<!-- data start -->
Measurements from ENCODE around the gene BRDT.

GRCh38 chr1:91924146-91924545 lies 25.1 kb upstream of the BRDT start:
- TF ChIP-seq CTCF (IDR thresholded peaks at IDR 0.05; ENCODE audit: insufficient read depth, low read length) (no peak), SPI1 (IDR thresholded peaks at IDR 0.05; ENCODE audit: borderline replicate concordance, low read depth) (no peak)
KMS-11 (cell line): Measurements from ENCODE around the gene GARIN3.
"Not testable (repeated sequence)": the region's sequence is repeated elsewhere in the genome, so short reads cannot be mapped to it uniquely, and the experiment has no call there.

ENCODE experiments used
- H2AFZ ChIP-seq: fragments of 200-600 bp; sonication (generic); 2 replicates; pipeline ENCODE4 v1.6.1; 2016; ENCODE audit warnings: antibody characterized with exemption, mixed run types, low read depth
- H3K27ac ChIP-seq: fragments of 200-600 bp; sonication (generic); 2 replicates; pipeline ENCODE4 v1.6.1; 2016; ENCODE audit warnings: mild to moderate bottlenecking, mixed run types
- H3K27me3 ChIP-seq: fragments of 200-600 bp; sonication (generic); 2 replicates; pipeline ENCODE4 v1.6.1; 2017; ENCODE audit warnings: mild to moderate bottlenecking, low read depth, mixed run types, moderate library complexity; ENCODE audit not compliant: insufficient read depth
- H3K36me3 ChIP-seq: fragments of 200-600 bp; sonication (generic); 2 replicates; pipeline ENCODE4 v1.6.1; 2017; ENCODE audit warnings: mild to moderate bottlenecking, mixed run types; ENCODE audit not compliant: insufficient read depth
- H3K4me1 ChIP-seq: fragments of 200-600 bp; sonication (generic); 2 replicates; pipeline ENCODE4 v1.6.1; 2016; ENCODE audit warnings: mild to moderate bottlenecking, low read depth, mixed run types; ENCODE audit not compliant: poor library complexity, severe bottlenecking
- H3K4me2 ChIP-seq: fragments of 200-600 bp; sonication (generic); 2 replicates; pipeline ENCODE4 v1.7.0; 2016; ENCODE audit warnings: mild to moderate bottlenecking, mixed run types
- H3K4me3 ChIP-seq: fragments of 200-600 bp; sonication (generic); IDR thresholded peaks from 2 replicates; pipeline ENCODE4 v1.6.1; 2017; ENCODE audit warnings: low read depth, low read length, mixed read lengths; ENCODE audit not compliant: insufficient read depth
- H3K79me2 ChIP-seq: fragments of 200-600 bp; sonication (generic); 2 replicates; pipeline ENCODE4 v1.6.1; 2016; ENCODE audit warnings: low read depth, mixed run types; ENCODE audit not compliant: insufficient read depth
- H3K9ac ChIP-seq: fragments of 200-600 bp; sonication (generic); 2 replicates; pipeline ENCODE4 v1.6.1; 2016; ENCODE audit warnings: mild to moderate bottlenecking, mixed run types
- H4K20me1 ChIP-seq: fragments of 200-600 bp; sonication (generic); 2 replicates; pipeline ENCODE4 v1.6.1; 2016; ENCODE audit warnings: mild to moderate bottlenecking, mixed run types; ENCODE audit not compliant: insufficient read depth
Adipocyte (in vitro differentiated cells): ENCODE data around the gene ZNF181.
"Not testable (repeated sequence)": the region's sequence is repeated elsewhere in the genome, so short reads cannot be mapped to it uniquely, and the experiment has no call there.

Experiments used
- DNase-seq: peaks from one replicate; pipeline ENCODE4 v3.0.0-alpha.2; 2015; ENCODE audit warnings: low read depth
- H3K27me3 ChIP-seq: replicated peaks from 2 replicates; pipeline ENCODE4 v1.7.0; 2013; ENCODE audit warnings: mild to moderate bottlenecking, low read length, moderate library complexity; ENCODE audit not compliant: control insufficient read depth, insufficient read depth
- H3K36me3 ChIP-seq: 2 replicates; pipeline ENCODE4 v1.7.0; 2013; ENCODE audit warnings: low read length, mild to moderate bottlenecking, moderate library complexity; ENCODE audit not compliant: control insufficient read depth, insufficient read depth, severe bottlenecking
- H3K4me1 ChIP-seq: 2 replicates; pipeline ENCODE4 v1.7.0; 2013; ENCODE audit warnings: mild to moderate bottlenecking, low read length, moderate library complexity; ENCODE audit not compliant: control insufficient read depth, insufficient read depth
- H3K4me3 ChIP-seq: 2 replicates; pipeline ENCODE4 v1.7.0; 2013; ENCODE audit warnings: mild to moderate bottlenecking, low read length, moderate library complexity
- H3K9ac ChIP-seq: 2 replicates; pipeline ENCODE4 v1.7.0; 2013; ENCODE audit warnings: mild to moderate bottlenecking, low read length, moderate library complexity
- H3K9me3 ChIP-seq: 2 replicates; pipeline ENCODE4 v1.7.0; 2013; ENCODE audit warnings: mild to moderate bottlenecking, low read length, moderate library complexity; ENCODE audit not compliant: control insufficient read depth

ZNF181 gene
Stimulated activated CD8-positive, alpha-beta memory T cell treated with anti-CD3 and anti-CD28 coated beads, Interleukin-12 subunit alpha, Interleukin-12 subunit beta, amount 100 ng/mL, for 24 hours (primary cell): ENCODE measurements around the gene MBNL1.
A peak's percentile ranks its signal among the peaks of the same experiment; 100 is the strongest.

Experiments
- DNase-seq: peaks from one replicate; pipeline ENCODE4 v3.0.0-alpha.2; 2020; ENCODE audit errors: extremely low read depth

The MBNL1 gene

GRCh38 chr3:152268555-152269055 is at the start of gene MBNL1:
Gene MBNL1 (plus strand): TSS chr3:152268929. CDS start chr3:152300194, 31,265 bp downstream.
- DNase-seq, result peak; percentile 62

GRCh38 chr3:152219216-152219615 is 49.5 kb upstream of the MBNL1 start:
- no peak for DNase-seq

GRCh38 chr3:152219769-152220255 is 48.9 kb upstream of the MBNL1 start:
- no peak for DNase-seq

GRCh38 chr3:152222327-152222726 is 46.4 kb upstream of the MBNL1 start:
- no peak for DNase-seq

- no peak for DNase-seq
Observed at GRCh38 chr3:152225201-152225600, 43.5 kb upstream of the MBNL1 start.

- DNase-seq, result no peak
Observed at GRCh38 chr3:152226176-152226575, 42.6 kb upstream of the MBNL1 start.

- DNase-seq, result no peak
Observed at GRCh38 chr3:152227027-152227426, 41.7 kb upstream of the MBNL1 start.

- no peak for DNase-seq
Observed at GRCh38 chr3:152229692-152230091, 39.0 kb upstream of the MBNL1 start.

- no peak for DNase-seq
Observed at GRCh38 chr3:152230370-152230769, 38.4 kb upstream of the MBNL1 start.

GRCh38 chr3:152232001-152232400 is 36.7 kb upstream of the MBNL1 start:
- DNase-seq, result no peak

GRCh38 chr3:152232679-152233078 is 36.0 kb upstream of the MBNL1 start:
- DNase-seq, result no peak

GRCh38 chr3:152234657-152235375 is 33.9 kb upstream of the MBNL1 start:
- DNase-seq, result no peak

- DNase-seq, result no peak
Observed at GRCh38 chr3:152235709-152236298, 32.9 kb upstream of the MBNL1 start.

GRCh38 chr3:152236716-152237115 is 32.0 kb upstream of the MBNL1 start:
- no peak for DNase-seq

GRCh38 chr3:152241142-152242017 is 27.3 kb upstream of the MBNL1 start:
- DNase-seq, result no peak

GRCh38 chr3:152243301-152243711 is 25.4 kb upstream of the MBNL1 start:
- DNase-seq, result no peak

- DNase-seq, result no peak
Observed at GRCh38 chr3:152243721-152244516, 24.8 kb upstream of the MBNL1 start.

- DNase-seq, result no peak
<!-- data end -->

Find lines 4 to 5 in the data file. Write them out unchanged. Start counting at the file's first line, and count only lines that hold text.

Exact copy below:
KMS-11 (cell line): Measurements from ENCODE around the gene GARIN3.
"Not testable (repeated sequence)": the region's sequence is repeated elsewhere in the genome, so short reads cannot be mapped to it uniquely, and the experiment has no call there.